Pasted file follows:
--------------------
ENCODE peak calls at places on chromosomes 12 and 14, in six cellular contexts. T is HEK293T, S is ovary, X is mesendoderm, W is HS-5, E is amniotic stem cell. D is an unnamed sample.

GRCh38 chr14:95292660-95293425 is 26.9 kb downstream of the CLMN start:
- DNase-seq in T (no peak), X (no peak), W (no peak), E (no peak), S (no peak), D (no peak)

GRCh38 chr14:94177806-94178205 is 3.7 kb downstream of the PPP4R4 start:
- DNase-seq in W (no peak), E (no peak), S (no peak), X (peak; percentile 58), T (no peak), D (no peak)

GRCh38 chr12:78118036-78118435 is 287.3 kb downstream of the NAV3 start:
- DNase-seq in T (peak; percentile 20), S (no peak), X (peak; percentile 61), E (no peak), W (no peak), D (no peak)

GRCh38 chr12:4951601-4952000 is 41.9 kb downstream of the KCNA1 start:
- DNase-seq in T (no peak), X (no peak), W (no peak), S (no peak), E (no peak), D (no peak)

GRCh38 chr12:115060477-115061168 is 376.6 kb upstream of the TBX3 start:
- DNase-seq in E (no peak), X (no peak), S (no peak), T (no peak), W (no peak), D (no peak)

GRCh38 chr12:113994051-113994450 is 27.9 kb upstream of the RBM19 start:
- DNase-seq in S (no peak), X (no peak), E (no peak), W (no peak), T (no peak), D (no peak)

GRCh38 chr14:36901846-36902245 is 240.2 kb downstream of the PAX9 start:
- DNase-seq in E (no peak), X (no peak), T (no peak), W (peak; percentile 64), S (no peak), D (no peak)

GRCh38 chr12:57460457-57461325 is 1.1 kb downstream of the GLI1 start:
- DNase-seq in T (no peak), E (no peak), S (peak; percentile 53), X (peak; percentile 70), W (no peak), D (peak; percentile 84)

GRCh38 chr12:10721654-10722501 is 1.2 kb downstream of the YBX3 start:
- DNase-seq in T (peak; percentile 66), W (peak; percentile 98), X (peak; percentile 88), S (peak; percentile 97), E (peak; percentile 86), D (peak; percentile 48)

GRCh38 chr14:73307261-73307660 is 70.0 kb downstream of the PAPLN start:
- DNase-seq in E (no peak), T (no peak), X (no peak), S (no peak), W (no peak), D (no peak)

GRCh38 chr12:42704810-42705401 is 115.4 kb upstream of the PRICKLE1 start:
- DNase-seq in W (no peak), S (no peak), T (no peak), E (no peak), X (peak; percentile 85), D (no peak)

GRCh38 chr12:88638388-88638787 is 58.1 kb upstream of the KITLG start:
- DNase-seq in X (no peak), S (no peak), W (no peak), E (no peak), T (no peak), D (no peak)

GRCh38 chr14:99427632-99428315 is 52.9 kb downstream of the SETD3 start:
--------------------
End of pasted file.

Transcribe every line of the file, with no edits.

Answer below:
ENCODE peak calls at places on chromosomes 12 and 14, in six cellular contexts. T is HEK293T, S is ovary, X is mesendoderm, W is HS-5, E is amniotic stem cell. D is an unnamed sample.

GRCh38 chr14:95292660-95293425 is 26.9 kb downstream of the CLMN start:
- DNase-seq in T (no peak), X (no peak), W (no peak), E (no peak), S (no peak), D (no peak)

GRCh38 chr14:94177806-94178205 is 3.7 kb downstream of the PPP4R4 start:
- DNase-seq in W (no peak), E (no peak), S (no peak), X (peak; percentile 58), T (no peak), D (no peak)

GRCh38 chr12:78118036-78118435 is 287.3 kb downstream of the NAV3 start:
- DNase-seq in T (peak; percentile 20), S (no peak), X (peak; percentile 61), E (no peak), W (no peak), D (no peak)

GRCh38 chr12:4951601-4952000 is 41.9 kb downstream of the KCNA1 start:
- DNase-seq in T (no peak), X (no peak), W (no peak), S (no peak), E (no peak), D (no peak)

GRCh38 chr12:115060477-115061168 is 376.6 kb upstream of the TBX3 start:
- DNase-seq in E (no peak), X (no peak), S (no peak), T (no peak), W (no peak), D (no peak)

GRCh38 chr12:113994051-113994450 is 27.9 kb upstream of the RBM19 start:
- DNase-seq in S (no peak), X (no peak), E (no peak), W (no peak), T (no peak), D (no peak)

GRCh38 chr14:36901846-36902245 is 240.2 kb downstream of the PAX9 start:
- DNase-seq in E (no peak), X (no peak), T (no peak), W (peak; percentile 64), S (no peak), D (no peak)

GRCh38 chr12:57460457-57461325 is 1.1 kb downstream of the GLI1 start:
- DNase-seq in T (no peak), E (no peak), S (peak; percentile 53), X (peak; percentile 70), W (no peak), D (peak; percentile 84)

GRCh38 chr12:10721654-10722501 is 1.2 kb downstream of the YBX3 start:
- DNase-seq in T (peak; percentile 66), W (peak; percentile 98), X (peak; percentile 88), S (peak; percentile 97), E (peak; percentile 86), D (peak; percentile 48)

GRCh38 chr14:73307261-73307660 is 70.0 kb downstream of the PAPLN start:
- DNase-seq in E (no peak), T (no peak), X (no peak), S (no peak), W (no peak), D (no peak)

GRCh38 chr12:42704810-42705401 is 115.4 kb upstream of the PRICKLE1 start:
- DNase-seq in W (no peak), S (no peak), T (no peak), E (no peak), X (peak; percentile 85), D (no peak)

GRCh38 chr12:88638388-88638787 is 58.1 kb upstream of the KITLG start:
- DNase-seq in X (no peak), S (no peak), W (no peak), E (no peak), T (no peak), D (no peak)

GRCh38 chr14:99427632-99428315 is 52.9 kb downstream of the SETD3 start: